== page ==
LONDON - Andy Murray's reign as Wimbledon champion ended Wednesday with a straight-set loss in the quarterfinals to Bulgaria's Grigor Dimitrov, who is making his breakthrough after years of being touted as the game's next top player.
Dimitrov completely outplayed Murray on Centre Court, winning 6-1, 7-6 (4), 6-2 to reach the semifinals of a Grand Slam tournament for the first time.
The 11th-seeded Dimitrov broke Murray five times -- including in the final game -- to become the first Bulgarian man to advance to the final four of a major. It was his first victory over a top 10 player at a Grand Slam.
"He was the better player start to finish," Murray said.
Dimitrov will next face the winner of the quarterfinal between top-seeded Novak Djokovic and Marin Cilic. In the other quarterfinals, seven-time champion Roger Federer faced fellow Swiss Stan Wawrinka, and Milos Raonic was up against Nick Kyrgios.
French Open runner-up Simona Halep and Canada's Eugenie Bouchard advanced to the women's semifinals in straight sets.
Murray last year became the first British man to win Wimbledon in 77 years. He came into the quarterfinals riding a 17-match winning streak at the All England Club, had not dropped a set this tournament and was bidding to become the first British player to retain the title since 1936.
With Prince William and his wife Kate watching from the Royal Box, Murray fell flat while Dimitrov lived up to his promise on the biggest stage in the game.
"To win any tournament back-to-back, let alone back-to-back on a surface like this which sometimes rests on a few points in a set, it's not always going to go your way," Murray said. "Grass is a tough surface to do it on, but I didn't feel like that had any bearing on my outcome."
Dimitrov's win marked a huge step forward for a player nicknamed "Baby Fed" because of a style of play -- especially the one-handed backhand -- resembling that of Federer. The 23-year-old Dimitrov is also well known for being the boyfriend of Maria Sharapova.
He took the initiative right from the start against Murray and never looked back.
"As soon as we started warming up I sensed that his game was not at the highest level but at the same time I was feeling pretty confident," Dimitrov said. "The first set really helped me get into a good rhythm and then I was just holding my ground throughout the whole match."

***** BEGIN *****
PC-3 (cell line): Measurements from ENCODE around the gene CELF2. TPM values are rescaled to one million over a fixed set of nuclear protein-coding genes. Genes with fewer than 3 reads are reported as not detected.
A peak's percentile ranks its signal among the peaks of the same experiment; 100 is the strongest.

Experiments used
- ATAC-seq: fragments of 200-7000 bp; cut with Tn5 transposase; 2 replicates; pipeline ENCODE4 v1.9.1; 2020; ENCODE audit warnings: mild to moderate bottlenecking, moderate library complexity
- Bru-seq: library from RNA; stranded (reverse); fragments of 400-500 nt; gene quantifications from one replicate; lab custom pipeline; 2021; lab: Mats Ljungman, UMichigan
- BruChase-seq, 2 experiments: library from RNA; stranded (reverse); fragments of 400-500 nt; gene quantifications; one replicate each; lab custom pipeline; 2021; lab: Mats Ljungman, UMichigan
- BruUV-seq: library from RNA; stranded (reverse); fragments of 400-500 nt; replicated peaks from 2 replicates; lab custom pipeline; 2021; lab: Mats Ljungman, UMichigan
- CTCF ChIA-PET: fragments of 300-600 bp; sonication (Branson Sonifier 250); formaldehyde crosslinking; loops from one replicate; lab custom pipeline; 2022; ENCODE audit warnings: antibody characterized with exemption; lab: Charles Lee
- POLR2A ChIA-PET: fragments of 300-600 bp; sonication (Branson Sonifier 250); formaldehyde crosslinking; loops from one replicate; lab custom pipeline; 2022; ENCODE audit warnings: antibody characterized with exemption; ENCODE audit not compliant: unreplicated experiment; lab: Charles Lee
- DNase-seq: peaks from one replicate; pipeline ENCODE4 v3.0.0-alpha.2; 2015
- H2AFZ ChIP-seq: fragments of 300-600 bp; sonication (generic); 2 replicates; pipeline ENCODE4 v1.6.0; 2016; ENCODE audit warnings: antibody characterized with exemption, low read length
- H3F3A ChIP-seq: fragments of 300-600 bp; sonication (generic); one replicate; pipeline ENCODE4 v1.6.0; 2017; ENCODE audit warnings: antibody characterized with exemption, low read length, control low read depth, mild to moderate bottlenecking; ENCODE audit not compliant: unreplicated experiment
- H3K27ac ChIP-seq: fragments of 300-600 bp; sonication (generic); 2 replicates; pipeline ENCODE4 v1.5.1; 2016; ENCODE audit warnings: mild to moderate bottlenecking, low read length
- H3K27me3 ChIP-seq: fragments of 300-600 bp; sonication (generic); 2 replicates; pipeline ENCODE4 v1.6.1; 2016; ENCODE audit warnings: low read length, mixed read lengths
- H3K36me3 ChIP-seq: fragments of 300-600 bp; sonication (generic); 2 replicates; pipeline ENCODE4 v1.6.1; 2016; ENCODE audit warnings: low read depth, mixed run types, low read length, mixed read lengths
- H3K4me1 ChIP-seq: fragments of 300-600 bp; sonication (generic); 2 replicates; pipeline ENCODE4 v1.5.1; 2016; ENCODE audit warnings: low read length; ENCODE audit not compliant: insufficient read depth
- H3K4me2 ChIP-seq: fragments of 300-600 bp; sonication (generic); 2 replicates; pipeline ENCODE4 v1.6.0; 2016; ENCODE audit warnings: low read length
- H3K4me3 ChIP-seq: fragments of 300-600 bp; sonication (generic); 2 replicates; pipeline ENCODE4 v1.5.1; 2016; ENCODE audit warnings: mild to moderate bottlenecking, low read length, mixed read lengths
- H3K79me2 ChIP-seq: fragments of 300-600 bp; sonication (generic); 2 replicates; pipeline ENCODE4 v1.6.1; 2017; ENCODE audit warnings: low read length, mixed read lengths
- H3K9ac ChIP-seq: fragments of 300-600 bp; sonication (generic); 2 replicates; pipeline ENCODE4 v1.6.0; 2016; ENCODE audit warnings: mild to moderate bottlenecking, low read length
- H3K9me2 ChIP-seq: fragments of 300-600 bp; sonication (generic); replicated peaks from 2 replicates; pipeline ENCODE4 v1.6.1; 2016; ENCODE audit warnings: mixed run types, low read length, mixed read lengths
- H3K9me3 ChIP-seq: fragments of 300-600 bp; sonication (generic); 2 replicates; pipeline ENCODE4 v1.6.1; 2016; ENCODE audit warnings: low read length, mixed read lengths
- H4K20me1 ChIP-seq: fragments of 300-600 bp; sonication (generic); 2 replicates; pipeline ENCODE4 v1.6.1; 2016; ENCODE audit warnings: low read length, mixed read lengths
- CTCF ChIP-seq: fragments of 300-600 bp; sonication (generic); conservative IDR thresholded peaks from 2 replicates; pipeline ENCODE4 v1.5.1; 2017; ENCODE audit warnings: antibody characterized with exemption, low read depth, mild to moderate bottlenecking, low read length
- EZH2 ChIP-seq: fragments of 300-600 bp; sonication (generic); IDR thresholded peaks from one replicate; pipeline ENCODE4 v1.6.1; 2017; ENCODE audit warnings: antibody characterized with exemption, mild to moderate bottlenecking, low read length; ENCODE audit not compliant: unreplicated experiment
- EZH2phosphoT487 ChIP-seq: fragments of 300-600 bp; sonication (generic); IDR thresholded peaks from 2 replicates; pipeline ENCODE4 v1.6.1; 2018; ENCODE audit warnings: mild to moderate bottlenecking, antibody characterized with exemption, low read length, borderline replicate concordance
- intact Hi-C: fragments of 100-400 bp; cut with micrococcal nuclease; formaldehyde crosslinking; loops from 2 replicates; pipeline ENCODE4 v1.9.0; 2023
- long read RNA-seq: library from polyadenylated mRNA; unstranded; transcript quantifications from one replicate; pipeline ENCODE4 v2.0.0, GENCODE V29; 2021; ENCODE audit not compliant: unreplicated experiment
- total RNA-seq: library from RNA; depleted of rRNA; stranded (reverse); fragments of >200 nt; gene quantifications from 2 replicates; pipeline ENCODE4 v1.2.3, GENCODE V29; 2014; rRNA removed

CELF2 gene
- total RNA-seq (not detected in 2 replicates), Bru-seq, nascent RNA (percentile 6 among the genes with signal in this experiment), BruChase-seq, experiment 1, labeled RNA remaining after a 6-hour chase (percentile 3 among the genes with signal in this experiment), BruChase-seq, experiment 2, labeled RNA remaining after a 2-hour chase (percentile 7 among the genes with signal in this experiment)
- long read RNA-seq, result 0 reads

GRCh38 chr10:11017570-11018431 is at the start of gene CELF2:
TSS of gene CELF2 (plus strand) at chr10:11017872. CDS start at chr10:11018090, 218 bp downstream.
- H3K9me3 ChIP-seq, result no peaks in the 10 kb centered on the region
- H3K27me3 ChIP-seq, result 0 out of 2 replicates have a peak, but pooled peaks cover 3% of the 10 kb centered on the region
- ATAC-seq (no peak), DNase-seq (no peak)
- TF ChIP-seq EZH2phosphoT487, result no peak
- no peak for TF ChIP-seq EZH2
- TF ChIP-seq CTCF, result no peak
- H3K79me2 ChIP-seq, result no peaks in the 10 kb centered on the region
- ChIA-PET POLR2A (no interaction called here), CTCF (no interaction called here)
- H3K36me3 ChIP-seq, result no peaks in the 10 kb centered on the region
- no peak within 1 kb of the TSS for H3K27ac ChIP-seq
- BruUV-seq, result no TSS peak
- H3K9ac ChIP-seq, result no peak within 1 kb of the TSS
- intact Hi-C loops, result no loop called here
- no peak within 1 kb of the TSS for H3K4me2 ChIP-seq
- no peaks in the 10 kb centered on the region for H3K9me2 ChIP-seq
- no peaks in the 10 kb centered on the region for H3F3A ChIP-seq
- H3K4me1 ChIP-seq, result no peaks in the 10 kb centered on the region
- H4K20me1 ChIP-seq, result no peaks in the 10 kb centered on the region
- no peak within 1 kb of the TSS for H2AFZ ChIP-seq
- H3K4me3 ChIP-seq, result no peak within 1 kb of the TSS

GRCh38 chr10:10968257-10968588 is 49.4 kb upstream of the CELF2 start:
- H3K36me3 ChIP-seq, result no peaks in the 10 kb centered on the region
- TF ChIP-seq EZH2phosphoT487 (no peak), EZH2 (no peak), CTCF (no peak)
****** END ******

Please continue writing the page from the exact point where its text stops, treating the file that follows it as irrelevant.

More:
The statistics told the story: Dimitrov served 10 aces and had 32 winners and 18 unforced errors. Murray served as many double faults (5) as aces and had more unforced errors (37) than winners (24).
"Today was a bad day," Murray said. "I made many mistakes. I think I had one backhand winner the entire match which isn't normally what I do, especially on this surface. So it was a tough day all around."
After Dimitrov went up a set and a break, Murray made a run in the second set, breaking to make it 4-4. But, at 4-4 in the tiebreaker, Dimitrov took charge by winning the next three points on a cross-court backhand pass, a backhand drop volley and a backhand volley.
"The second-set tiebreak was a key moment for me," Dimitrov said. "And coming into that third set I knew I had a lot of things under control."
Earlier, Halep and Bouchard won easily to set up a meeting in the women's semifinals. Both players are 15-2 in Grand Slam matches this year.
The other semifinal is an all-Czech matchup between 2011 champion Petra Kvitova and Lucie Safarova.
The third-seeded Halep, down 4-1 in the first set, won 11 games in a row to beat 2013 finalist Sabine Lisicki of Germany 6-4, 6-0 in 57 minutes on Centre Court.
The 13th-seeded Bouchard defeated No. 9 Angelique Kerber of Germany 6-3, 6-4 to reach the semifinals at a third consecutive Grand Slam.
Halep is the first Romanian woman to get this far at the All England Club since the Open era began in 1968. Bouchard, who hasn't dropped a set in five matches, is the first Canadian woman to reach the Wimbledon semifinals.